Buzzsprout makes podcasting easy. A great example of this is the built-in episode optimization. You never have to worry about getting the optimization exactly right because Buzzsprout will always ensure your audio is in the correct format.
When you are finished recording and editing your podcast episode, simply export a high-quality audio file and upload it to Buzzsprout. The Buzzsprout system will then convert your file to an MP3 (if it isn't already), encode it at 96k mono (the industry best practice for spoken word podcasts), and add ID3 tags based on the information you enter into Buzzsprout (including artwork).
Almost any standard audio file will work, but we suggest WAV as your first choice. The only downside to uploading WAV files is that they are very large. This means the upload can take a long time if you don't have a very fast Internet connection. If you don't want to wait as long or have a slower connection, then a high-quality MP3 is great as well. Buzzsprout will also accept OGG, AAC, M4A, AIFF, and many others.
The vast majority of podcasts are spoken word. When you record voices into a microphone, that is a single-track recording. Even if you have multiple speakers, and each person records to their own track, the end result is a single channel mixdown.
In podcasting, we use constant bitrate encoding (CBR). That means a two-channel (stereo) file will be twice as large as a single-channel (mono) file. Some people believe a 128k stereo file is better than a 96k mono file; that's not typically true. A 128k stereo file is really just two 64k mono files, each one containing its own version of the recording. The 96k mono file is actually higher-fidelity and will result in a more pure representation of your master recording.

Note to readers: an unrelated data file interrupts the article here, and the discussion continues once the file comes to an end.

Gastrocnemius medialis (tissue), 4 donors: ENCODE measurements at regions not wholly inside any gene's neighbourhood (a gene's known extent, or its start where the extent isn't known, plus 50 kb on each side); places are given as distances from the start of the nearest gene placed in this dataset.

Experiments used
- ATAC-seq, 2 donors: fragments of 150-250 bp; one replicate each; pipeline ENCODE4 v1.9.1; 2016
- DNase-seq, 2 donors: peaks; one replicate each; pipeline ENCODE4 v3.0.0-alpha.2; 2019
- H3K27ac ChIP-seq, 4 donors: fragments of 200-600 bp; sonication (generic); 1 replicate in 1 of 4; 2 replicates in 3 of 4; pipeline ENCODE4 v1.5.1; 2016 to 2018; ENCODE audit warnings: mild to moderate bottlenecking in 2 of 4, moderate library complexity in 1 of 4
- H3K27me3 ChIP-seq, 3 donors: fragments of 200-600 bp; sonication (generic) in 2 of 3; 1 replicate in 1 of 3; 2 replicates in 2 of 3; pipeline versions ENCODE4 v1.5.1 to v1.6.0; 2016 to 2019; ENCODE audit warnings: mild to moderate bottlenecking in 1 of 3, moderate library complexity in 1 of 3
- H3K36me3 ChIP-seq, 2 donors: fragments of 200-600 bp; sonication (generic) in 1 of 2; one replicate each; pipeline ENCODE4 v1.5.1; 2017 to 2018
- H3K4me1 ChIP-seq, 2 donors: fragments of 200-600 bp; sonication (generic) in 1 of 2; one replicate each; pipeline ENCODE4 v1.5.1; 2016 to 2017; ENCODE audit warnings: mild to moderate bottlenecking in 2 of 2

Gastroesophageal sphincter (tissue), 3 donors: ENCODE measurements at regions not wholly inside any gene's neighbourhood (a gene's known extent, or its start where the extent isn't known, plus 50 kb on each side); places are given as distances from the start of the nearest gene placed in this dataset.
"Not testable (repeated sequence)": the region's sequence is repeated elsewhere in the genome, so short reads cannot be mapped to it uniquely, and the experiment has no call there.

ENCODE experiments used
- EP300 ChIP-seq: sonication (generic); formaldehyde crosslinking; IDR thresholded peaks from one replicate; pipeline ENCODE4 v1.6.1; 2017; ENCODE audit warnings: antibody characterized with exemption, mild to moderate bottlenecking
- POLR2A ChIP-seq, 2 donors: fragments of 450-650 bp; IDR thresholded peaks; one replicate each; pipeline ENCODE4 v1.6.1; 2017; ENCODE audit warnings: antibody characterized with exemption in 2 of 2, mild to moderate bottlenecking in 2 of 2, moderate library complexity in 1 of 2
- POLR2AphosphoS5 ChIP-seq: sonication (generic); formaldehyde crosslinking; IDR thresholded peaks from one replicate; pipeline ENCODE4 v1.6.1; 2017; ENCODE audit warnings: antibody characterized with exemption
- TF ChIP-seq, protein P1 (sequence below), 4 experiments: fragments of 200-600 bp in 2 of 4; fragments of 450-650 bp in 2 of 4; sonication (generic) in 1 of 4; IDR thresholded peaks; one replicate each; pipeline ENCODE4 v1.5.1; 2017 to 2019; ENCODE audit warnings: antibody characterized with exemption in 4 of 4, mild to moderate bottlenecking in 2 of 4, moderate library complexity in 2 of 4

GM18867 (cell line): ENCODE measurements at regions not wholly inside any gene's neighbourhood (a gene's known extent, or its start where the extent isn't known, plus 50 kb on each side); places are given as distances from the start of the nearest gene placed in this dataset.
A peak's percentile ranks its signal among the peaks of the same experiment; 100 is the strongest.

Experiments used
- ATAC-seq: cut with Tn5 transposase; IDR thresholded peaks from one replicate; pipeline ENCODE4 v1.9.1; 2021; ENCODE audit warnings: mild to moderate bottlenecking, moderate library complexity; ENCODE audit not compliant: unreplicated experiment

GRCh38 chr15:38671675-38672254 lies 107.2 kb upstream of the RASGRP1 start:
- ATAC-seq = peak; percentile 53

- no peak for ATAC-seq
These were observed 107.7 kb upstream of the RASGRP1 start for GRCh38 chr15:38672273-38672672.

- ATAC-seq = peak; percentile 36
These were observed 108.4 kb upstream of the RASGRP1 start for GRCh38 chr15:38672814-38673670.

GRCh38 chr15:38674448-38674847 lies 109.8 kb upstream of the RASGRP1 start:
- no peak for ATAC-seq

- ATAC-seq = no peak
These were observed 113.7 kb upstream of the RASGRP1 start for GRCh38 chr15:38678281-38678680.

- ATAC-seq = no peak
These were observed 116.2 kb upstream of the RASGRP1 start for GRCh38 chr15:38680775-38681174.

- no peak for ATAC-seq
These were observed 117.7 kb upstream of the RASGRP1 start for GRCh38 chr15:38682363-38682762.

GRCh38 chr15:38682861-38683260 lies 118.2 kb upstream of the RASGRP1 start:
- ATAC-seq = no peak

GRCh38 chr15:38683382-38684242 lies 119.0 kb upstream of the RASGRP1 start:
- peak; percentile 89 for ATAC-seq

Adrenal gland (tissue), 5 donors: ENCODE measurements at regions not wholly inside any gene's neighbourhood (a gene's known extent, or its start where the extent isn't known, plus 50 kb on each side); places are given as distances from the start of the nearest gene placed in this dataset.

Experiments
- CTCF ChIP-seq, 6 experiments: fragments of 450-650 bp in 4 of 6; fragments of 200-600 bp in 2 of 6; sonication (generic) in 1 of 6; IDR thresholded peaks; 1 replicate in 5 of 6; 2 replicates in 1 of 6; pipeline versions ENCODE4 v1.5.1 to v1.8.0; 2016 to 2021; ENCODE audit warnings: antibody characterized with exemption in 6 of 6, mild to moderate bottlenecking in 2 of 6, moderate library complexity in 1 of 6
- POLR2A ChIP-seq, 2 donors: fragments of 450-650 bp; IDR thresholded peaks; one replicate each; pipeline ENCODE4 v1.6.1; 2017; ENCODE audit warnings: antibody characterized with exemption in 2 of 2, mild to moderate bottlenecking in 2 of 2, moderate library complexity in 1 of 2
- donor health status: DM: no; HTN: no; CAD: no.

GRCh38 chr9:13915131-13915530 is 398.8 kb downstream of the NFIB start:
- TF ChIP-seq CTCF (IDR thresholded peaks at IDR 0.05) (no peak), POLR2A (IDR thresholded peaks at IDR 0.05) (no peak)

There is no real benefit of publishing spoken word recordings in stereo, but there is a big downside; the file size is twice as large. That means it will take your listeners longer to download your episodes and they will take up more space on their devices. Even if you have intro/outro music on your episodes, we would still strongly recommend 96k mono for the benefit of your listeners.
Yes. A mono encoding simply tells the playback device to play the same audio channel out of all available speakers. So if your listener has 1 speaker or 20, your audio will play at the same loudness out of every speaker (headphone, earbud, etc.).
Yes. It's not common in the podcasting world, but there are some podcasts where stereo encoding is the right choice. Stereo is important when listening to music podcasts and some specific types of podcasts take advantage of the two separate channels to pan the audio and/or enhance certain instruments on one channel. Audio drama podcasts often use these techniques to enhance their episodes.
Since stereo files are twice as large (to store and distribute) there is a small add-on fee to publish in 192k stereo. You can enable this option by turning on Magic Mastering and selecting the "Mostly Music" option. You will then also have the option of using our Magic Mastering feature, but you can turn that off if you don't want it.
That's not a problem at all. You simply upload an MP3 encoded at 96k or less, mono (1 channel). Buzzsprout will NOT re-encode these files.
If you have Magic Mastering enabled, you would simply switch the slider to Mostly Music (192k stereo) and uncheck the Automatic Podcast Mastering box. Now when you upload an MP3 encoded at 192k (or less) stereo, Buzzsprout will NOT re-encode these files.